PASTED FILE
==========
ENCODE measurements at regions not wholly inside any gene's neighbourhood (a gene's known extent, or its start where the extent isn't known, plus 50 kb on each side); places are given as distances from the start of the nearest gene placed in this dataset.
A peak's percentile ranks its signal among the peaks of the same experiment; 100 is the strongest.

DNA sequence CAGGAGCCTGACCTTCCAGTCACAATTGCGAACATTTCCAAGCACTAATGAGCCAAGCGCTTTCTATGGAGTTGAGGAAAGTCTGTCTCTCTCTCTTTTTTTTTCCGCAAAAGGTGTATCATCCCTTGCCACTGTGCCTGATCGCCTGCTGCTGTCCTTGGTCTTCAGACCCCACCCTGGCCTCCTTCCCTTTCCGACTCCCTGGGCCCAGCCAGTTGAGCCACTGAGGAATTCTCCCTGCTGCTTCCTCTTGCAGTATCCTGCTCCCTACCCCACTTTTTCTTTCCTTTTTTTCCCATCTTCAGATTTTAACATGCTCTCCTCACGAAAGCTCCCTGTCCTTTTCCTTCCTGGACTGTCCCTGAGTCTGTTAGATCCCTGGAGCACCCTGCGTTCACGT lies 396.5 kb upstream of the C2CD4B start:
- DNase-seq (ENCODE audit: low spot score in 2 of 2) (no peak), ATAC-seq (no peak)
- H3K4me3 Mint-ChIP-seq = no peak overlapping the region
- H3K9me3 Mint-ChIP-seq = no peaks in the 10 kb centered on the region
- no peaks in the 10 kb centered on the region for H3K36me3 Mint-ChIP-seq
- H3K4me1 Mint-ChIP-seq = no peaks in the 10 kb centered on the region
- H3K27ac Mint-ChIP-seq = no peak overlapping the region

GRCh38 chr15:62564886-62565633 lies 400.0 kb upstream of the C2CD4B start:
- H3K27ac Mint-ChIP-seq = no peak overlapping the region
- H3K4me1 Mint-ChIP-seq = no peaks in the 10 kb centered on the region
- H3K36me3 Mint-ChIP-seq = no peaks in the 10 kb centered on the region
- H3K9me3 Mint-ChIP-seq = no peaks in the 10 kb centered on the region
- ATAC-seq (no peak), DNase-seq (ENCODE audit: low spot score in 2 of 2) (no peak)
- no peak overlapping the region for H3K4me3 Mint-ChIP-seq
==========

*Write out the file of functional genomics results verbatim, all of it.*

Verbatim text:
ENCODE measurements at regions not wholly inside any gene's neighbourhood (a gene's known extent, or its start where the extent isn't known, plus 50 kb on each side); places are given as distances from the start of the nearest gene placed in this dataset.
A peak's percentile ranks its signal among the peaks of the same experiment; 100 is the strongest.

DNA sequence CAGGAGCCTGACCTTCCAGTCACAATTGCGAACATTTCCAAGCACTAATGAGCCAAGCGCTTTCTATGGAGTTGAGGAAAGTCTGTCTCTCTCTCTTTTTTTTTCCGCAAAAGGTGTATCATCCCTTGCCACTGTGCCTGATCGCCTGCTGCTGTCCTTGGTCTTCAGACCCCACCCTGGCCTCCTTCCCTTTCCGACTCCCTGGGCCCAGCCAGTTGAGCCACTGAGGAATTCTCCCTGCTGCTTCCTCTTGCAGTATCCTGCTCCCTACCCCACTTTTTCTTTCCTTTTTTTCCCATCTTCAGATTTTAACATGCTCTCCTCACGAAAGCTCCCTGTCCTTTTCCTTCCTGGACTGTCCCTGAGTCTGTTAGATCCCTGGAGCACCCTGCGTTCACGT lies 396.5 kb upstream of the C2CD4B start:
- DNase-seq (ENCODE audit: low spot score in 2 of 2) (no peak), ATAC-seq (no peak)
- H3K4me3 Mint-ChIP-seq = no peak overlapping the region
- H3K9me3 Mint-ChIP-seq = no peaks in the 10 kb centered on the region
- no peaks in the 10 kb centered on the region for H3K36me3 Mint-ChIP-seq
- H3K4me1 Mint-ChIP-seq = no peaks in the 10 kb centered on the region
- H3K27ac Mint-ChIP-seq = no peak overlapping the region

GRCh38 chr15:62564886-62565633 lies 400.0 kb upstream of the C2CD4B start:
- H3K27ac Mint-ChIP-seq = no peak overlapping the region
- H3K4me1 Mint-ChIP-seq = no peaks in the 10 kb centered on the region
- H3K36me3 Mint-ChIP-seq = no peaks in the 10 kb centered on the region
- H3K9me3 Mint-ChIP-seq = no peaks in the 10 kb centered on the region
- ATAC-seq (no peak), DNase-seq (ENCODE audit: low spot score in 2 of 2) (no peak)
- no peak overlapping the region for H3K4me3 Mint-ChIP-seq